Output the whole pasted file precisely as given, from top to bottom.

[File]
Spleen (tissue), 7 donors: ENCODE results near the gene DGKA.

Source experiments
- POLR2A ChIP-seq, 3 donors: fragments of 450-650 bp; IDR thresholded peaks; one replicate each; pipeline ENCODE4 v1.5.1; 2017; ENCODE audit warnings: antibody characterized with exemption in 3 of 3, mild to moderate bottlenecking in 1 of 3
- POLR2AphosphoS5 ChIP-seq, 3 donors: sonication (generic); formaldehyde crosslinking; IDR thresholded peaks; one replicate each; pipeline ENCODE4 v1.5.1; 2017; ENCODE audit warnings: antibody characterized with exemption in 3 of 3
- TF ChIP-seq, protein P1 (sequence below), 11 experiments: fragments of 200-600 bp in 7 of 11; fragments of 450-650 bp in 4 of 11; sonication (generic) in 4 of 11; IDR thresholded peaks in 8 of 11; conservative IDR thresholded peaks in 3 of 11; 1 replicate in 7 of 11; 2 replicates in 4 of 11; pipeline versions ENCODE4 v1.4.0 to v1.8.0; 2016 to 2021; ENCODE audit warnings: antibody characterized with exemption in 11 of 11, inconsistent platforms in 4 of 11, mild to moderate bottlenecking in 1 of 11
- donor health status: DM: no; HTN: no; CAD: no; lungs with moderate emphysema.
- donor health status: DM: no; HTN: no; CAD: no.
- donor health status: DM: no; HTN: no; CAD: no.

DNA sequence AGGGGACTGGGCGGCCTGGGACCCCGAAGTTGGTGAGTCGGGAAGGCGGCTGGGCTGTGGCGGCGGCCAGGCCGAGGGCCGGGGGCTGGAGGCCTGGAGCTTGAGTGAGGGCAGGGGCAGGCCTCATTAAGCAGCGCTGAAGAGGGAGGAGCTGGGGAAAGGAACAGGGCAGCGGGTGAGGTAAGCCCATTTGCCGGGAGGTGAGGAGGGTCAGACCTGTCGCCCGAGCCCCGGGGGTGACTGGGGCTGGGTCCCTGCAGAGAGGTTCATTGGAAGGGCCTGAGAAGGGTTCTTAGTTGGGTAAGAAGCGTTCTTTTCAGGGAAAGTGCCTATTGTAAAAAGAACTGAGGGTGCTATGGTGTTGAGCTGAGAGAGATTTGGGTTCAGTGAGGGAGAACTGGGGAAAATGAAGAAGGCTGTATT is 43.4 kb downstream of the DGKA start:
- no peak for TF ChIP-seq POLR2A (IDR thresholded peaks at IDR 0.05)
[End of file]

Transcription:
Spleen (tissue), 7 donors: ENCODE results near the gene DGKA.

Source experiments
- POLR2A ChIP-seq, 3 donors: fragments of 450-650 bp; IDR thresholded peaks; one replicate each; pipeline ENCODE4 v1.5.1; 2017; ENCODE audit warnings: antibody characterized with exemption in 3 of 3, mild to moderate bottlenecking in 1 of 3
- POLR2AphosphoS5 ChIP-seq, 3 donors: sonication (generic); formaldehyde crosslinking; IDR thresholded peaks; one replicate each; pipeline ENCODE4 v1.5.1; 2017; ENCODE audit warnings: antibody characterized with exemption in 3 of 3
- TF ChIP-seq, protein P1 (sequence below), 11 experiments: fragments of 200-600 bp in 7 of 11; fragments of 450-650 bp in 4 of 11; sonication (generic) in 4 of 11; IDR thresholded peaks in 8 of 11; conservative IDR thresholded peaks in 3 of 11; 1 replicate in 7 of 11; 2 replicates in 4 of 11; pipeline versions ENCODE4 v1.4.0 to v1.8.0; 2016 to 2021; ENCODE audit warnings: antibody characterized with exemption in 11 of 11, inconsistent platforms in 4 of 11, mild to moderate bottlenecking in 1 of 11
- donor health status: DM: no; HTN: no; CAD: no; lungs with moderate emphysema.
- donor health status: DM: no; HTN: no; CAD: no.
- donor health status: DM: no; HTN: no; CAD: no.

DNA sequence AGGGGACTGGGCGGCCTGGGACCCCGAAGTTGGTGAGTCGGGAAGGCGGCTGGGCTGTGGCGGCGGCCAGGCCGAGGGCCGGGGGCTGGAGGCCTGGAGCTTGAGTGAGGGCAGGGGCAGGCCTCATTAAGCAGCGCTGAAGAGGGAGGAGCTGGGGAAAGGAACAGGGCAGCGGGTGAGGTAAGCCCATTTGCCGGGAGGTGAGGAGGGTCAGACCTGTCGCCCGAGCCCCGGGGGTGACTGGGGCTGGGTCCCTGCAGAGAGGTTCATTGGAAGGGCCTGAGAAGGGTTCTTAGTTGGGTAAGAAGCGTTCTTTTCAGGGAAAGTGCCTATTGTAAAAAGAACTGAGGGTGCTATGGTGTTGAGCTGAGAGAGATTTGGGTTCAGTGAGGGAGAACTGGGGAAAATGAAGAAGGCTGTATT is 43.4 kb downstream of the DGKA start:
- no peak for TF ChIP-seq POLR2A (IDR thresholded peaks at IDR 0.05)